Bethel Baptist Church

By: Helen Gomer Schluter

Type: General Entry

Published: 1976

Updated: May 1, 1995

Bethel Baptist Church was organized in an area referred to as the "dark corner" of Sabine County, between the settlements of Milam and Sexton. It was constituted on February 7, 1841, in the home of Theophilus Harris as a Predestinarian Regular Baptist Church of Jesus Christ under the authority of Daniel Parker and his Pilgrim Church at Elkhart, Anderson County. The Bethel group had met earlier and asked to be aligned with the Union Association of the Pilgrim Church, but it appears that it never did in fact join the association. Bethel Church was among the five East Texas Missionary Baptist churches that met at Union (Old North) Church four miles north of Nacogdoches on November 11, 1843, and organized the Sabine Baptist Association. They were the Union and Mount Zion, Nacogdoches County; Border and Bethel, Harrison County; and Bethel, Sabine County. The action of the Bethel Church in aligning itself with the Sabine Association naturally aroused the ire of Daniel Parker, his Predestinarian brethren in the Pilgrim Church, and the Union Association, who were opposed to missionary societies and boards, Bible societies, Sunday schools, and secret organizations, all of which were claimed to be purely devices of man with no scriptural authority for their existence. Parker's Pilgrim Church, in regular conference on August 17, 1844, called upon the Bethel Church to surrender its authority as a church, since it had "departed from the faith and order." At a meeting held at Bethel Church from October 6 to 13, 1845, thirty-six persons were baptized into the Missionary Baptist belief. The site of the old Bethel Baptist Church was deeded to the church on November 17, 1878, by Mrs. Julie R. Mason, widow of William Mason, who had obtained the land from the Republic of Texas in 1838. The white frame building and old cemetery are located in an opening of a heavily wooded forest. The oldest Baptist church in Sabine County, it has remained in continuous operation since it was founded, although the name has been changed to New Hope Baptist Church.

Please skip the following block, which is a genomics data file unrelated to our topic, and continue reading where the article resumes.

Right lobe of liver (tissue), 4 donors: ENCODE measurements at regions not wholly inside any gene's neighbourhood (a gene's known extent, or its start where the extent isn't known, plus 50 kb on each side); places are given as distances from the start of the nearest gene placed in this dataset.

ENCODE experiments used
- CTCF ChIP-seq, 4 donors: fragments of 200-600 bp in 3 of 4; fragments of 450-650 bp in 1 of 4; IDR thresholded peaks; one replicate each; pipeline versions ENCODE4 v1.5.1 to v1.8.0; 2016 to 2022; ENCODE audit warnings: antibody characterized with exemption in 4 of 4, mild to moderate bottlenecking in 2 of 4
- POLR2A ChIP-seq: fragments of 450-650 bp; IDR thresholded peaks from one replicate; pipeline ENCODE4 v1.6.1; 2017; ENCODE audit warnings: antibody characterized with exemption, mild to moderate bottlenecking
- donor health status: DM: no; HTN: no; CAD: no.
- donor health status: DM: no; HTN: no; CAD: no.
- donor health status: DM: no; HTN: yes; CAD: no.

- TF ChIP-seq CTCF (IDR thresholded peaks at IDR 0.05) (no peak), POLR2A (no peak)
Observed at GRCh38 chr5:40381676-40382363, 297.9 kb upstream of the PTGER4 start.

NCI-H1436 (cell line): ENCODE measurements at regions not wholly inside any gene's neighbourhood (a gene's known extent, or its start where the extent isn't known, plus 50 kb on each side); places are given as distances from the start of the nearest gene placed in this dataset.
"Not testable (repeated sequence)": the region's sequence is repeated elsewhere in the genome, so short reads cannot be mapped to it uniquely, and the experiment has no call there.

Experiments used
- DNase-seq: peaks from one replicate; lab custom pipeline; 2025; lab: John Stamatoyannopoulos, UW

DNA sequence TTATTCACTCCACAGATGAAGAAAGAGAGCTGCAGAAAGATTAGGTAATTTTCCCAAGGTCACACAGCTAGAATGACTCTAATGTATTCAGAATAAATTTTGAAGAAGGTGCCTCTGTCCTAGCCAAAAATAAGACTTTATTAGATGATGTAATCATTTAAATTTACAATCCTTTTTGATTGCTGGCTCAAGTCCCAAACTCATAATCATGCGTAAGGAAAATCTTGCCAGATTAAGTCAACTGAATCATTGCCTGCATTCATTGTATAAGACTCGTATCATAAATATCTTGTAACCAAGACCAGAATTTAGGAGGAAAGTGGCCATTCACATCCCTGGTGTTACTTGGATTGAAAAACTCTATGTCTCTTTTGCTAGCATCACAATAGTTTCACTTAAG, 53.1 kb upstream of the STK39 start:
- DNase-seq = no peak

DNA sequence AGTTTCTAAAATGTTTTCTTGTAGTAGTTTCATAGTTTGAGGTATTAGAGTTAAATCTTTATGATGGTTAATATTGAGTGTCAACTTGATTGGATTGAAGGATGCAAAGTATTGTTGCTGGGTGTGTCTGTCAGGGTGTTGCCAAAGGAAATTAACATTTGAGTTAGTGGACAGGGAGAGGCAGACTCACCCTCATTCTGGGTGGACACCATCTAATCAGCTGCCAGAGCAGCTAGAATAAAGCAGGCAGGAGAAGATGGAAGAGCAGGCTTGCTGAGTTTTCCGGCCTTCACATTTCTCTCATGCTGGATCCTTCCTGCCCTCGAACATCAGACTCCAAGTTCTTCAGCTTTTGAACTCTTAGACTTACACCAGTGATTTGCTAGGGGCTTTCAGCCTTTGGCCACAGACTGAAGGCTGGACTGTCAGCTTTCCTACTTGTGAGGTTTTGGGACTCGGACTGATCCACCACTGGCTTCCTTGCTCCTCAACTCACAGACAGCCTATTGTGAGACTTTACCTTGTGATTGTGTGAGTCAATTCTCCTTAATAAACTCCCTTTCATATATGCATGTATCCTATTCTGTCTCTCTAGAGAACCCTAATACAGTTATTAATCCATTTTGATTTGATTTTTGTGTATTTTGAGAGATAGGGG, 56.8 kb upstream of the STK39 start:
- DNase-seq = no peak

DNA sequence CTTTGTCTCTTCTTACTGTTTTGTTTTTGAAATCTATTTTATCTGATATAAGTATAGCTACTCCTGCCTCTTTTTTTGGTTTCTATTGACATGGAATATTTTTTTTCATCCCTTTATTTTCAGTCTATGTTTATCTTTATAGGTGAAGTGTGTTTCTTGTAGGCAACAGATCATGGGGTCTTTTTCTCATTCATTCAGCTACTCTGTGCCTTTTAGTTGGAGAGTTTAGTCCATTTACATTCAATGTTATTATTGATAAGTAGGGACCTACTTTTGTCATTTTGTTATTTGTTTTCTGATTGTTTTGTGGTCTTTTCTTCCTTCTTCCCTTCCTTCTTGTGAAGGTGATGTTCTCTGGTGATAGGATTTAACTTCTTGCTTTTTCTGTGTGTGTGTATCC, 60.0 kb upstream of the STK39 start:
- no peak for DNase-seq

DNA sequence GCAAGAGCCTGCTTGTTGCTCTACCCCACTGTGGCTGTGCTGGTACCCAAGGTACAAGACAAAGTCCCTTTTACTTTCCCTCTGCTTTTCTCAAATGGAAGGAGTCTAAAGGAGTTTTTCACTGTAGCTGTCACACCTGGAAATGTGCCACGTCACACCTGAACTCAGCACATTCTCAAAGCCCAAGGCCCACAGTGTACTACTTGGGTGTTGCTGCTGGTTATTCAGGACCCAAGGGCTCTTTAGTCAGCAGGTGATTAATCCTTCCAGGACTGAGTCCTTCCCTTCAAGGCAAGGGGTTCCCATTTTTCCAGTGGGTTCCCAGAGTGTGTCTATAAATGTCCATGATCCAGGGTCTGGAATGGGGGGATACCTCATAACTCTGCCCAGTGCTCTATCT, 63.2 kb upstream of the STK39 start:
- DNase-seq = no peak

Zenos N. Morrell, Flowers and Fruits from the Wilderness (Boston: Gould and Lincoln, 1872; rpt. of 3d ed., Irving, Texas: Griffin Graphic Arts, 1966). William Tellis Parmer, A Centennial History of Sexton Lodge (Milam, Texas: Sexton Lodge, 1960). Papers of the Pilgrim Predestinarian Regular Baptist Church of Jesus Christ, Dolph Briscoe Center for American History, University of Texas at Austin. "Records of an Early Texas Baptist Church," Quarterly of the Texas State Historical Association 11, 12 (October 1907, July 1908). Sabine Baptist Association Collection, Texas Collection, Baylor University. San Augustine Red-Lander, October 26, 1844.
  • Religion
  • Baptist
  • Architecture
  • Churches and Synagogues

The following, adapted from the Chicago Manual of Style, 15th edition, is the preferred citation for this entry.

Helen Gomer Schluter, “Bethel Baptist Church,” Handbook of Texas Online, accessed May 28, 2022,

Published by the Texas State Historical Association.

May 1, 1995